Guest Blog From Jenny Burns Turner

Jenny was a Camp Newaygo camper, CIT, and counselor in the 1960’s-70’s. She was recognized as an August Light, and lovingly called “Buns” by her camp friends.

Jenny reconnected with Camp Newaygo in 2016 to volunteer as an alumni instructor during Resident Camp. She has returned since then, teaching Fly Fishing at our Girlfriends Get-a-way and inspiring a new generation of artists with her amazing jewelry designs.

Besides being a full time residential Realtor, Jenny likes to play outside (rain or shine), sleep under the stars and work out. She loves to fly fish, and photograph graffiti. She loves art, family, friends and a good belly laugh!

See Jenny’s designs, including her Camp Newaygo collection, where a portion of the profits are donated to camp on the link below

Oz and Toad’s Camp Newaygo Collection

Enhancements Continue at Camp Newaygo

The further enhancement of the Camp Newaygo facility with our new Health and Leadership Lodge will be celebrated with a Grand Opening on August 23rd at 4pm, save the date and join us.

The new year-round building will include a nurses treatment room, 4 recovery rooms, 7 private sleeping rooms with bathrooms, a meeting room with views of the wetland, new laundry facilities, space for our wilderness tripping program, and more.

The building will be LEED certified, using geothermal heating and advanced environmentally friendly technology.

Camp Newaygo is committed to using local contractors for this project. Many of the same fantastic crew members who designed and renovated Lang Lodge are completing this project.

With any facility enhancement, you expect delays and challenges before completion. We had hoped for this building to be complete in time for the summer season 2018. However, even in perfect winter conditions 9 months is a very short time frame for building and with extreme cold this past winter the Grand Opening had to be delayed.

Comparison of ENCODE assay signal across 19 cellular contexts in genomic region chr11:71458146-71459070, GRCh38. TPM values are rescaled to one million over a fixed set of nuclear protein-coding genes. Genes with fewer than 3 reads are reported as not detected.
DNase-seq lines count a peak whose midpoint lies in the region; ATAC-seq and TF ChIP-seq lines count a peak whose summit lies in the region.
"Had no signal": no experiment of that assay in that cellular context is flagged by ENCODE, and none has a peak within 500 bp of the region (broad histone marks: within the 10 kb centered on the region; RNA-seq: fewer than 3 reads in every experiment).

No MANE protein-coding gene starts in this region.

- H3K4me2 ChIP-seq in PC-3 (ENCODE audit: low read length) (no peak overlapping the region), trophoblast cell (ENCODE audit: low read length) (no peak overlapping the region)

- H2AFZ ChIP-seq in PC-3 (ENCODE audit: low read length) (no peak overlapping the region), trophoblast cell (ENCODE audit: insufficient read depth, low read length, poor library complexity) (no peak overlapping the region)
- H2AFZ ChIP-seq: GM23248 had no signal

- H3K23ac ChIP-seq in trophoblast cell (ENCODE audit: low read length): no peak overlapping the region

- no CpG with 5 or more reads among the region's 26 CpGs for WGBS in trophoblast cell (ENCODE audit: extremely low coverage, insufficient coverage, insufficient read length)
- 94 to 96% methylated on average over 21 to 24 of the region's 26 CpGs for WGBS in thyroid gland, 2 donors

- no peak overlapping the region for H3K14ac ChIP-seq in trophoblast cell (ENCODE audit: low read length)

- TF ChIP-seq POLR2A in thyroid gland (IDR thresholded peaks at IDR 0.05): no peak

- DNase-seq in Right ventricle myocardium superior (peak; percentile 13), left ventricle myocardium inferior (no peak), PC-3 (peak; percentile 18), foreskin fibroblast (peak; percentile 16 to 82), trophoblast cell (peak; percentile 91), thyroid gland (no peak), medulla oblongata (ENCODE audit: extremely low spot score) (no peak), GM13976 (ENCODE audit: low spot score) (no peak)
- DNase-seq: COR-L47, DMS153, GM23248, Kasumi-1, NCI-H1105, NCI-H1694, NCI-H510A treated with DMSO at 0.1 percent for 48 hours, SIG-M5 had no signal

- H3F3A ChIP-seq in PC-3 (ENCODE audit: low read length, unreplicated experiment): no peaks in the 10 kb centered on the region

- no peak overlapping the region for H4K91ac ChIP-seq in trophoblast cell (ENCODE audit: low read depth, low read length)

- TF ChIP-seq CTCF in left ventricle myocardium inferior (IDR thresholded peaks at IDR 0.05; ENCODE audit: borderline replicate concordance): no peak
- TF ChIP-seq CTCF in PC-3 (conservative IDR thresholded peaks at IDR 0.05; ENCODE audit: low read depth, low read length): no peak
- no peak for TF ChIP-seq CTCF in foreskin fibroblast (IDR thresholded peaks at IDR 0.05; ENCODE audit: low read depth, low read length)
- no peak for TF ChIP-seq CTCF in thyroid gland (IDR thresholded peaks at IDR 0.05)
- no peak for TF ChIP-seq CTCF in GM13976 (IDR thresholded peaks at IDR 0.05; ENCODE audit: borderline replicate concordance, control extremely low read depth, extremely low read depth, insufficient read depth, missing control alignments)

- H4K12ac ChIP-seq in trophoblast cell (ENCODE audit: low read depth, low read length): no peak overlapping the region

For Camp Newaygo Resident Camp friends , that may leave you wondering what the plan is for a Health Center for summer 2018.

Camp Newaygo is incredibly fortunate to have beautiful facilities – including Lang Lodge. The lower level of the lodge includes our restrooms, classrooms, and year-round dormitories . This summer, a suite of two connected dormitories along with our Fireplace Conference Room will be reserved, to serve as the Health Center.

Our fantastic Camp Nurse – Sue, returning for her second summer, will have a private residence in one dormitory. This will connect to a second dormitory, which will serve as the camper recovery room.

Our Fireplace Conference Room, which includes a refrigerator, sink, and locked storage, will make a perfect temporary treatment center. With air-conditioning, comfortable beds, and great restrooms across the hall, this pod will be a perfect solution for this summer.

Camp Newaygo always keeps camper safety as the highest priority. We also understand that families choose our Resident Camp program because of our commitment to an all girls’ community. By summer, the new building will have minimal exterior work so we don’t anticipate disruption to program. The crew finishing the building interior this summer have separate restrooms, and we will be sure they keep safety as their priority as well.

Some of our crew members are parents of Camp Newaygo campers – whose children attend our Day Camp Program. We are also proud to have female crew members – like Cora Crowley as one of our masonry crew.

We hope you are able to join us for the Grand Opening on August 23rd. We are thrilled to complete this final leg of our Capital Campaign.